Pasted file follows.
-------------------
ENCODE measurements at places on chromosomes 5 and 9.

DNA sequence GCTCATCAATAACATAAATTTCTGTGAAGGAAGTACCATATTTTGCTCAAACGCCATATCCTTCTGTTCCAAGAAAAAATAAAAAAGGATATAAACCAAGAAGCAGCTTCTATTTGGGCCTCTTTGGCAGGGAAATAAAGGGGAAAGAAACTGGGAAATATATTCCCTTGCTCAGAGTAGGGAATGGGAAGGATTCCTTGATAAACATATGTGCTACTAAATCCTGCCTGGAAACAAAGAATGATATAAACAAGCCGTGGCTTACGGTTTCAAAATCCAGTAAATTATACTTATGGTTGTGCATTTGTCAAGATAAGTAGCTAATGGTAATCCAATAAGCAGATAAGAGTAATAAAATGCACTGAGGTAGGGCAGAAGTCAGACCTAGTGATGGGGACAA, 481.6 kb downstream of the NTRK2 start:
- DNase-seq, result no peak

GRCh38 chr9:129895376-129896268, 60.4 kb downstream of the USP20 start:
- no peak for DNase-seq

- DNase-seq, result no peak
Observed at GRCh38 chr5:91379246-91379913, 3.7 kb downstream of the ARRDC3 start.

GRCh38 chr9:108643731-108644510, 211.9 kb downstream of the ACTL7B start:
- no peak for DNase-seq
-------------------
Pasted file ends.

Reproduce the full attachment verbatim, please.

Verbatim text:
ENCODE measurements at places on chromosomes 5 and 9.

DNA sequence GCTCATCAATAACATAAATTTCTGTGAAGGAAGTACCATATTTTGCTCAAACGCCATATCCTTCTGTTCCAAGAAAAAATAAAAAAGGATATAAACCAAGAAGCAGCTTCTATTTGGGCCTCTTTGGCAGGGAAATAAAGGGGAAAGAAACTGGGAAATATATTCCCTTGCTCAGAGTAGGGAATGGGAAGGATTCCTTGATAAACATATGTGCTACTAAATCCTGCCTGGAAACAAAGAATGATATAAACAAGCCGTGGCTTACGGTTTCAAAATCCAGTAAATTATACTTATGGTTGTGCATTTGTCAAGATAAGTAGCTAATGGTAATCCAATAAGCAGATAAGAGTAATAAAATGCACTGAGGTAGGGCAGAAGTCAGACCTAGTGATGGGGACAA, 481.6 kb downstream of the NTRK2 start:
- DNase-seq, result no peak

GRCh38 chr9:129895376-129896268, 60.4 kb downstream of the USP20 start:
- no peak for DNase-seq

- DNase-seq, result no peak
Observed at GRCh38 chr5:91379246-91379913, 3.7 kb downstream of the ARRDC3 start.

GRCh38 chr9:108643731-108644510, 211.9 kb downstream of the ACTL7B start:
- no peak for DNase-seq